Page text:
The Cabin by Natasha Preston

By Ekta R. Garg

September 7, 2016

Genre: YA thriller

Rated: Bypass it / 2 stars

When two teens get murdered under mysterious circumstances, their friends will have to deal with the fallout from the police investigation and their growing suspicion of one another. Everything about the murders points to the group, yet no one takes responsibility until it becomes clear the murderer has unfinished business left. Author Natasha Preston fails to follow up her previous strong novels with the insipid book The Cabin.

Mackenzie can’t wait to graduate from high school, and she and her friends have planned a weekend away. One of the group, Josh, has offered his parents’ cabin as a hangout space, and even though Mackenzie has issues with Josh she chooses to overlook them in favor of spending time with everyone. Soon enough they’ll head in different directions, and Mackenzie wants to make the most of every moment they have left together.

In planning their weekend away, Mackenzie thinks it will just be the usual suspects: Aaron, Courtney, Megan, Kyle, and Josh. At the last minute Josh’s older brother, Blake, asks to come along. Mackenzie can barely stand Josh; she certainly doesn’t want to deal with an older version of him for two whole days. Because it’s his parents’ cabin, though, she doesn’t get a vote in whether Blake gets to come.

Her apprehension about Blake quickly dissipates when she meets him. He and Josh may be related, but they seem nothing alike. As the evening at the cabin progresses, Mackenzie finds herself more and more attracted to Blake. The two end up spending the night together, oblivious to the others in the house.

They come downstairs the next morning, however, and reality comes back full force when they find Josh and Courtney’s bodies on the kitchen floor. The discovery horrifies all of the friends, and they contact the police right away. The police investigation quickly becomes a pressure test for the friends. Officers on the scene report no forced entry from any of the outer doors or windows. Their conclusion: one of the group must have been involved.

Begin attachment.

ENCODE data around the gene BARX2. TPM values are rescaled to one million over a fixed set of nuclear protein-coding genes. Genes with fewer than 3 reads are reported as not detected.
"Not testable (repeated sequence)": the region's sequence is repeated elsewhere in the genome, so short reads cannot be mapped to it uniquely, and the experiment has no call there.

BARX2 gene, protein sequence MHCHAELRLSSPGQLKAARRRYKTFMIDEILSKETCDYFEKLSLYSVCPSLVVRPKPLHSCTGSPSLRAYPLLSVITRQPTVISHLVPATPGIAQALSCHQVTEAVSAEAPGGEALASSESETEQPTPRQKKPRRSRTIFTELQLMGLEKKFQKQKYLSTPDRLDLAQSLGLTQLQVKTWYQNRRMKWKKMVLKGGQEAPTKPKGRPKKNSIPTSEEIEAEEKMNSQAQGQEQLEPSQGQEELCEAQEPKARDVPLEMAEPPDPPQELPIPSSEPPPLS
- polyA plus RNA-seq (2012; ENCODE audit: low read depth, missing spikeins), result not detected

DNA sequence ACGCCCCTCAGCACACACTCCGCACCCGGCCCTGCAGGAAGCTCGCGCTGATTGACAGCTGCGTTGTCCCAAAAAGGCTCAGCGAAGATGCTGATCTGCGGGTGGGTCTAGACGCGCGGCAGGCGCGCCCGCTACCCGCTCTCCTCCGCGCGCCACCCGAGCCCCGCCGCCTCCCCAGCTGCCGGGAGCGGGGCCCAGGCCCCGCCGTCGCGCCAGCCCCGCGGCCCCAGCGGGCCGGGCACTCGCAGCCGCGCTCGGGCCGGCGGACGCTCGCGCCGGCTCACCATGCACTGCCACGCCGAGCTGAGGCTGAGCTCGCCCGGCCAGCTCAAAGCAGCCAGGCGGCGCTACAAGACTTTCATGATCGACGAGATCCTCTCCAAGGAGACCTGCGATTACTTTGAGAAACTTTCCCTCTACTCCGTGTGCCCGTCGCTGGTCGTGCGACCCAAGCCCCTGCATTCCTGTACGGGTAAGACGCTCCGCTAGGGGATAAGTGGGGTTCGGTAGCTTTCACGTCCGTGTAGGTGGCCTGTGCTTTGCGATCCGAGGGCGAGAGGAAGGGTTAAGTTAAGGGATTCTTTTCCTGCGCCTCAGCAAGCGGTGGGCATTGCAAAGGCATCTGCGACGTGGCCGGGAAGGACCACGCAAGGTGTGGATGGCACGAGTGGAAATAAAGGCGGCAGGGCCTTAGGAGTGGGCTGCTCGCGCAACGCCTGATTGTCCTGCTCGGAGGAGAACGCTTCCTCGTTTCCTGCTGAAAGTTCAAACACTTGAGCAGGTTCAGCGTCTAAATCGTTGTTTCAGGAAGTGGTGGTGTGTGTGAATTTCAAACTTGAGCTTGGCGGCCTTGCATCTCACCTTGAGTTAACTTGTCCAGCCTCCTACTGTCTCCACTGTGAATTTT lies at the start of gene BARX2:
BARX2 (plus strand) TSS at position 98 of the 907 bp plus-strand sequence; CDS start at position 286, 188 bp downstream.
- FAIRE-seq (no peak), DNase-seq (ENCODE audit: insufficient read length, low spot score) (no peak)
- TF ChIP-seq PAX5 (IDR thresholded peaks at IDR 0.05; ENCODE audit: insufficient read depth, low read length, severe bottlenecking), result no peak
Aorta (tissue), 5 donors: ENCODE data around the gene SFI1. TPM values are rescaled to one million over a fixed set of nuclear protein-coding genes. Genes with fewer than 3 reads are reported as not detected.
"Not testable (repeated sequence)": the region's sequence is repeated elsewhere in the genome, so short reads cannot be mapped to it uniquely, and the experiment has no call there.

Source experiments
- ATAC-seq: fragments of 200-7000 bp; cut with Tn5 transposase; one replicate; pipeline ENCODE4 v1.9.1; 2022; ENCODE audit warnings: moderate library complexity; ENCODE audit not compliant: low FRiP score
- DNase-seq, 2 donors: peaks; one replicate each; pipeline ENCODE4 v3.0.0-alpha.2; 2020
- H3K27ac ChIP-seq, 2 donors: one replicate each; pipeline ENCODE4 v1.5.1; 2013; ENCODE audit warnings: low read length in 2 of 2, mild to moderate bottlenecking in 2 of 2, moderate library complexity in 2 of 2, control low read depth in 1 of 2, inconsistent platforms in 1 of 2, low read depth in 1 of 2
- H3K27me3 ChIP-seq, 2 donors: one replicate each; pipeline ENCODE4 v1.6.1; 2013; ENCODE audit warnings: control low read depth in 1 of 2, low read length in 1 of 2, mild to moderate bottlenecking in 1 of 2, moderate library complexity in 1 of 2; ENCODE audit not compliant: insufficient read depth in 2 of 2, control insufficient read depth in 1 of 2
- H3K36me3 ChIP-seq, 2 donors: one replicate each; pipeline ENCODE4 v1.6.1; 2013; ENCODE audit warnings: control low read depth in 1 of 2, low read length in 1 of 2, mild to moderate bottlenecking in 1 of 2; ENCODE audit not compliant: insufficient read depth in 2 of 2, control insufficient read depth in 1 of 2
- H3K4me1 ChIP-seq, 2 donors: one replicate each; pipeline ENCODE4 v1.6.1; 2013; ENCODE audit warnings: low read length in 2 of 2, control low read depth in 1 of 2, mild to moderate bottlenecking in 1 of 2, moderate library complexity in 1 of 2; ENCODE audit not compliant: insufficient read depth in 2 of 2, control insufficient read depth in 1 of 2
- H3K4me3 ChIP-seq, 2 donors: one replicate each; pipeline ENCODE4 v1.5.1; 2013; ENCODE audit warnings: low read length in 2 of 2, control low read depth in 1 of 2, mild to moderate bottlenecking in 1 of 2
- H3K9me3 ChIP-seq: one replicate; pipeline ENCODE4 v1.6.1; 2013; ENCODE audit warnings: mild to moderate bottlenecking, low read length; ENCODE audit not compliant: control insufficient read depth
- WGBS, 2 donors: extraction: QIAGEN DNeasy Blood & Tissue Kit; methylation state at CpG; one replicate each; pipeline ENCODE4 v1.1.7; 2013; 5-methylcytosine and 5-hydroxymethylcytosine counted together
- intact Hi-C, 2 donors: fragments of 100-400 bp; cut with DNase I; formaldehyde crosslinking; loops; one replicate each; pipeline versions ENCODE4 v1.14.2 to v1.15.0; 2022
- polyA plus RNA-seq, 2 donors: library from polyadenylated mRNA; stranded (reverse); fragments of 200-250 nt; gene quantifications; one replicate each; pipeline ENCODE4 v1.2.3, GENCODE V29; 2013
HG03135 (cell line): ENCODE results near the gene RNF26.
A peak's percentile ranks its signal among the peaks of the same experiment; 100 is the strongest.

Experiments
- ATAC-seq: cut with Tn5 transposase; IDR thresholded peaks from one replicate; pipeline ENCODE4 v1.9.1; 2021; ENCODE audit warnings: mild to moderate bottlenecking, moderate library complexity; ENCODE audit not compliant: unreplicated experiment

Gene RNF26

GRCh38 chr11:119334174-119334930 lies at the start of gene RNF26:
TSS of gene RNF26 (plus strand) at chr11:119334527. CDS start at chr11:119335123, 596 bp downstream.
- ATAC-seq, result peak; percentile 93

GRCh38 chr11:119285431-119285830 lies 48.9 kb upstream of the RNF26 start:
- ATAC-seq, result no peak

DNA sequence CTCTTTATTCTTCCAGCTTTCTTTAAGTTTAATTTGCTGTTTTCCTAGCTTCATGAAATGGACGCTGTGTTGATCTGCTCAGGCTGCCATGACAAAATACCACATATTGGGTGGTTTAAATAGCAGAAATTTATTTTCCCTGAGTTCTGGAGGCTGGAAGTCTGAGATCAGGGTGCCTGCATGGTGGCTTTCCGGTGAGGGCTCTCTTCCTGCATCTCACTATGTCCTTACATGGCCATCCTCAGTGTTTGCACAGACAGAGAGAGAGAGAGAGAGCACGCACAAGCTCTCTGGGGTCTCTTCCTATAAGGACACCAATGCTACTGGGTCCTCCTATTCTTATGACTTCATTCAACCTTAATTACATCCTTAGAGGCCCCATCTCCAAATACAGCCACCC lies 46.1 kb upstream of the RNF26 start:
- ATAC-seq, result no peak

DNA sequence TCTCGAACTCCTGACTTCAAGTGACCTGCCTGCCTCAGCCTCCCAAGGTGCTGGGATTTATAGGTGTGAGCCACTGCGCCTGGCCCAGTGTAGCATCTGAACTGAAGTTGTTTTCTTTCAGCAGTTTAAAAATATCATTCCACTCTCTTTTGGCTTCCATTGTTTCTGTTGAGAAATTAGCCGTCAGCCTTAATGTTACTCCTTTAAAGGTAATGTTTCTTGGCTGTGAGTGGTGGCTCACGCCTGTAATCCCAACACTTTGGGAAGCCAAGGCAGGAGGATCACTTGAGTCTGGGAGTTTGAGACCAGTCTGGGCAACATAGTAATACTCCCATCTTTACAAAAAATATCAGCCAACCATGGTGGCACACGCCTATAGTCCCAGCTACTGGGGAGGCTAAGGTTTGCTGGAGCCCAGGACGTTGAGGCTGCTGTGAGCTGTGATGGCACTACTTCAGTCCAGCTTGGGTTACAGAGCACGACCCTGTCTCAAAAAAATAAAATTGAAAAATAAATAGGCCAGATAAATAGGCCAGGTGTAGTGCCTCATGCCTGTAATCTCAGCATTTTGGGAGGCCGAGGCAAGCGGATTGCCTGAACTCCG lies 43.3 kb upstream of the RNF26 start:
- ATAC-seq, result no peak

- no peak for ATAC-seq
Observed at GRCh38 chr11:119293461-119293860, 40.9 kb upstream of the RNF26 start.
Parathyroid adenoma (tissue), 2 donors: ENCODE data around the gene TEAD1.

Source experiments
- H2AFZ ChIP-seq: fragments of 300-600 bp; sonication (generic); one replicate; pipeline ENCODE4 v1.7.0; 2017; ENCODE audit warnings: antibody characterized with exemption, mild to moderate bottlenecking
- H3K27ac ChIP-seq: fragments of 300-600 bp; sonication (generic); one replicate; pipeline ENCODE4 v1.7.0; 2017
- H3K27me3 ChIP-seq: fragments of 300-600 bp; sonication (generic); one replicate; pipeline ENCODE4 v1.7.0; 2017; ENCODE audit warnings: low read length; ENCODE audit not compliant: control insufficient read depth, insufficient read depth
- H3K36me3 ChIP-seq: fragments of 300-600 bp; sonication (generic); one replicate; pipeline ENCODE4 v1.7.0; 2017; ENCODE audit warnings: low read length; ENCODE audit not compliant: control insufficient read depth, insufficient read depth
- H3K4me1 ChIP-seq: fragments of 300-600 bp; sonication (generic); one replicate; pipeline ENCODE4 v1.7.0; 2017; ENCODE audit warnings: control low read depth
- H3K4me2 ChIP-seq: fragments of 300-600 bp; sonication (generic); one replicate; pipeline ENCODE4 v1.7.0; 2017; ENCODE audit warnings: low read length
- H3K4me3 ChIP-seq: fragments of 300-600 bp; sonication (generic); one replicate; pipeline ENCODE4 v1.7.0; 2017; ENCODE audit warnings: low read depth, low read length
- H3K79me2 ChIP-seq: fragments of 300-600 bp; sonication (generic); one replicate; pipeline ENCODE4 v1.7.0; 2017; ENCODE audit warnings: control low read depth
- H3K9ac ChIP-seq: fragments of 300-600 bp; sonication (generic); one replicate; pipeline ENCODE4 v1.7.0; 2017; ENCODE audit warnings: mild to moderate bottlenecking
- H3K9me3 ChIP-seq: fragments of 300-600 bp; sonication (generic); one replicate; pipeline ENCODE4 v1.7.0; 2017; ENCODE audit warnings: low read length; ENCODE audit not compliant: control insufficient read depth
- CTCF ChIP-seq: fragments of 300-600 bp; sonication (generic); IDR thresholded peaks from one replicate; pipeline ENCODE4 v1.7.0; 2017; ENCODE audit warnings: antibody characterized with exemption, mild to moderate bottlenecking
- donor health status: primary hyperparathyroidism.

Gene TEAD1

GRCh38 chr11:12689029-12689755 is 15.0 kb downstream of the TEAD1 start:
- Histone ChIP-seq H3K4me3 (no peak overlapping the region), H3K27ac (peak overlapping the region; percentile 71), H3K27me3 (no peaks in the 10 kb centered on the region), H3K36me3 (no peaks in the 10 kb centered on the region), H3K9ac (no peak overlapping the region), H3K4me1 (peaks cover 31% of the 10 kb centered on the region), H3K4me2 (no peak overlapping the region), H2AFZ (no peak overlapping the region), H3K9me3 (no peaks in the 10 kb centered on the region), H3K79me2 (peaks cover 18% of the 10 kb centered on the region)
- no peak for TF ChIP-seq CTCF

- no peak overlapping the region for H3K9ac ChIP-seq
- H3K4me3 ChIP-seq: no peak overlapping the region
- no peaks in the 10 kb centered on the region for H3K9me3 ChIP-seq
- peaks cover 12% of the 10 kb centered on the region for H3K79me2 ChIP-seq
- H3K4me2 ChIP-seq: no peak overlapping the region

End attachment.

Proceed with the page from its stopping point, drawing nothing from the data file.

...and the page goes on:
Mackenzie refuses to believe any of them could possibly have committed the heinous crime. She begins asking questions, but the friends start to crack. Bit by bit Mackenzie begins gathering information that makes her wonder whether she really knows her friends as well as she thought. Soon enough it’s apparent that whoever killed Josh and Courtney may not be done yet.

Author Natasha Preston tries to shore up the gravity of murder in this latest YA thriller but fails to keep the pace even. In accordance with her chosen genre, Preston spends quite a bit of time on the relationship between Mackenzie and Blake. Understandably, Mackenzie seeks Blake’s company for comfort. Because she’s just a teen, however, she doesn’t have the resources or the emotional fortitude to make it through a police investigation.

As Mackenzie begins looking into her friends, she doesn’t gain much traction. Instead she starts spinning her wheels. The result is that Mackenzie ends up more or less staying in place until the murderer is revealed, which keeps her role in the entire venture passive. Readers in the YA market may forgive her inactivity; other readers may not.

I recommend readers Bypass The Cabin.